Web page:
“Never was monarch better feared and loved
Than is your majesty: there’s not, I think, a subject
That sits in heart-grief and uneasiness
Under the sweet shade of your government.”
-- Shakespeare, Henry V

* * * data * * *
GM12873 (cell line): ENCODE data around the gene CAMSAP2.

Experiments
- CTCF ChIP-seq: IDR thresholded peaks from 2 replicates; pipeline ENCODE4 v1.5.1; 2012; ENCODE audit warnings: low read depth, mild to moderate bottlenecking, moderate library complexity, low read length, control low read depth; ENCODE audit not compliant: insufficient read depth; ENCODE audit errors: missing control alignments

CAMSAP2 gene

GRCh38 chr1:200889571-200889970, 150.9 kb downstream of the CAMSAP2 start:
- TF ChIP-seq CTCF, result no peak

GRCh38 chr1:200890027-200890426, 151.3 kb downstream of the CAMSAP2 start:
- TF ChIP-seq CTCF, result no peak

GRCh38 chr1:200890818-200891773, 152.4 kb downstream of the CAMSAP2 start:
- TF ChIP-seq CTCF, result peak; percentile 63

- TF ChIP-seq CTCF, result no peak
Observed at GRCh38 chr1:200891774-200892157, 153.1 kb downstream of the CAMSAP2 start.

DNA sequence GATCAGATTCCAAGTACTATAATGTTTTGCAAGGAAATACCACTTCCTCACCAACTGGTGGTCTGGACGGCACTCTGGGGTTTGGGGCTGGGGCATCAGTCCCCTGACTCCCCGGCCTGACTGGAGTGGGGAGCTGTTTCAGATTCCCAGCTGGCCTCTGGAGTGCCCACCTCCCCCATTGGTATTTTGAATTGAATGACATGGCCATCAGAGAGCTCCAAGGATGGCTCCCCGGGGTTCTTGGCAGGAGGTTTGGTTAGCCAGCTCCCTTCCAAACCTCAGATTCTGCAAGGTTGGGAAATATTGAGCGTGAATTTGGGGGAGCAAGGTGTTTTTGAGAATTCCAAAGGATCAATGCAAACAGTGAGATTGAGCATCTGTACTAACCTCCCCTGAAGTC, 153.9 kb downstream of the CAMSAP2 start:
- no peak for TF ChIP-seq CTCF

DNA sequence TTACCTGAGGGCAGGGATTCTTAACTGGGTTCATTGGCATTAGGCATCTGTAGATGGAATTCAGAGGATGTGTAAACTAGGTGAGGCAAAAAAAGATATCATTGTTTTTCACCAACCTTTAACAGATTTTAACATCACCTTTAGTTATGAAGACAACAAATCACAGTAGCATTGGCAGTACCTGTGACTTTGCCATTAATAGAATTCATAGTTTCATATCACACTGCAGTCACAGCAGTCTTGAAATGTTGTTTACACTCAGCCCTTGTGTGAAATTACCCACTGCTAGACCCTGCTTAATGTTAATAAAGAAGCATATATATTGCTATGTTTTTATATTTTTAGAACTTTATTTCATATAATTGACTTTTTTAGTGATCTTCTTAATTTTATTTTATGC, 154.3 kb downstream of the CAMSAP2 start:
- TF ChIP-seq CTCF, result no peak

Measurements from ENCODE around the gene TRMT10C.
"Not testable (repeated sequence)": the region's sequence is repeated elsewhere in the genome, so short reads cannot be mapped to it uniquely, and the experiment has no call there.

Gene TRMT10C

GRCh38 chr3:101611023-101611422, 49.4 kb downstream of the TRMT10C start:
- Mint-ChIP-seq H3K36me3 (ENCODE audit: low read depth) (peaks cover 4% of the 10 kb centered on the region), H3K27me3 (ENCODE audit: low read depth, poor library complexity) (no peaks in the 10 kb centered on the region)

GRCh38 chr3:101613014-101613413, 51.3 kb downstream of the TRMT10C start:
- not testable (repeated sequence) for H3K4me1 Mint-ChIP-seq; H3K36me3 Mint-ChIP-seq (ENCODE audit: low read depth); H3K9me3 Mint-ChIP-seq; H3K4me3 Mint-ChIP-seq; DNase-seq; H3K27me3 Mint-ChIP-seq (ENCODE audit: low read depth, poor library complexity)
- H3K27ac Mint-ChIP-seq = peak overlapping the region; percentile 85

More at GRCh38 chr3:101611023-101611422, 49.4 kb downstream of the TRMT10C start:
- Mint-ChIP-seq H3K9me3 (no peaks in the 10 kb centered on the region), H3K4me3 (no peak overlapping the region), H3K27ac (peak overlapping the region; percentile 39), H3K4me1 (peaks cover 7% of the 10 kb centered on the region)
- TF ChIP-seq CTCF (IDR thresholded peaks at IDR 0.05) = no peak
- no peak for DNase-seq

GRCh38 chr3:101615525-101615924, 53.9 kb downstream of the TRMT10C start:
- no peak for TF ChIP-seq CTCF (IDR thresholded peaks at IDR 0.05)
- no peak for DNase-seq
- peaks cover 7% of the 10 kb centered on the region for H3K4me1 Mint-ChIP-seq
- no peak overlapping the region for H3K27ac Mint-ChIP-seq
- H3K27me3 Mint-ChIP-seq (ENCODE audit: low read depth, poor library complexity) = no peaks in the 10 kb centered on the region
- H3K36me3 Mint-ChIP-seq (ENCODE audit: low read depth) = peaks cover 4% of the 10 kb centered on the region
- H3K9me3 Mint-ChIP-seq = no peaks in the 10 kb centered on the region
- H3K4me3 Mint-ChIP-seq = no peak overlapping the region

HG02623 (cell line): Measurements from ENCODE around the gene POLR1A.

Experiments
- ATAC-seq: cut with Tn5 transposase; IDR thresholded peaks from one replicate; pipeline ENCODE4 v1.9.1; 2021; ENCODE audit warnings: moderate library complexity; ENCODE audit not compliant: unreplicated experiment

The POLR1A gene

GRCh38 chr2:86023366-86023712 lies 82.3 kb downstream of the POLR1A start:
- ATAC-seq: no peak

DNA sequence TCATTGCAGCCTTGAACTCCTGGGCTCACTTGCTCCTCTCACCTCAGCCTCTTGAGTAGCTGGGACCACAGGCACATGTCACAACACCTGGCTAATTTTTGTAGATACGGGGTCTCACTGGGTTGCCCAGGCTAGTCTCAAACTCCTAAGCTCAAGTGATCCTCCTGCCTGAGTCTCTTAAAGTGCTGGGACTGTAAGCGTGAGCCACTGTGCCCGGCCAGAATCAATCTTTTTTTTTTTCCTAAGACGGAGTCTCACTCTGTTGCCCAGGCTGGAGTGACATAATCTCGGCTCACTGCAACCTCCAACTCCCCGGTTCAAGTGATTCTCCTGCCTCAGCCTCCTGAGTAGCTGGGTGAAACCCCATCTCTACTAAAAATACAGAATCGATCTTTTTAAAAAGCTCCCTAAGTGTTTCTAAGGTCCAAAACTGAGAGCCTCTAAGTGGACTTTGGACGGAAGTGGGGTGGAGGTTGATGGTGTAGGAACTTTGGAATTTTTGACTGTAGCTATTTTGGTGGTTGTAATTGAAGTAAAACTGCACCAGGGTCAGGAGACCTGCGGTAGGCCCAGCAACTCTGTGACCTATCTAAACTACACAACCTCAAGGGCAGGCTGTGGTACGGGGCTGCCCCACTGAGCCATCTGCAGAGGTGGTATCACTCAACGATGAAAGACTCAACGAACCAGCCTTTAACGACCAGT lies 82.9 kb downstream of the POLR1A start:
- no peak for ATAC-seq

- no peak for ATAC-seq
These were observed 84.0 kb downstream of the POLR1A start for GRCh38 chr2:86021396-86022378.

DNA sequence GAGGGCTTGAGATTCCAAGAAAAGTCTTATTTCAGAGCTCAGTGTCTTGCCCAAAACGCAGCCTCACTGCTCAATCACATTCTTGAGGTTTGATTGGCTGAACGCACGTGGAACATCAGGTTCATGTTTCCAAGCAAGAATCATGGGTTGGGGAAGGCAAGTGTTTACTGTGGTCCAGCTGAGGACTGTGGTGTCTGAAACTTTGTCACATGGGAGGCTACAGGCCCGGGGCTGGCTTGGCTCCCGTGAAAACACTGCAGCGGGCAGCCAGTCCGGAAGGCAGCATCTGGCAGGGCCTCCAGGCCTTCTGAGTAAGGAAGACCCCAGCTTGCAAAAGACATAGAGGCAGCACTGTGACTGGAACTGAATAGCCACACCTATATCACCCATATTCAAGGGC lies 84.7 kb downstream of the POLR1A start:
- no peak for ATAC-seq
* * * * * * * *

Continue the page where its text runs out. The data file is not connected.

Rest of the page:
I am not a monarch in my classroom, and it’s certainly not a kingdom, just a quiet room for a small collection of kids and a sometimes shaky teacher, but still, something spoke to me in these words from Shakespeare when I read them yesterday. In a sense, I guess I am a monarch – a man who makes the rules for dozens of students and demands deference and obedience from them – and there is, you might say, an atmosphere of majesty in my room. I often speak to the students about the importance of dignity in our behavior during class – dignity and stateliness and even a sort of solemnity. We are special people performing special duties – teaching and learning – and thus we are obliged to behave in distinctive and occasionally solemn ways. There’s always room for comedy in my classes, but never silliness, for silliness and stateliness don’t stand side by side. In this dignified atmosphere, then, I am what could be called the “king”, and, as such, I suppose my students fear me, to some extent, – but I hope it’s a fear that’s fused with love. I am the leader, yes, and I should be, but I hope I am a leader who seems both fearsome and affectionate. I am the captain in my classroom, but I hope I bring as much care and kindness to my leadership as dominance and strictness. The students must work under my supervision, but I hope they feel like they’re under a stern but “sweet shade” provided by a leader who feels lucky to be with them.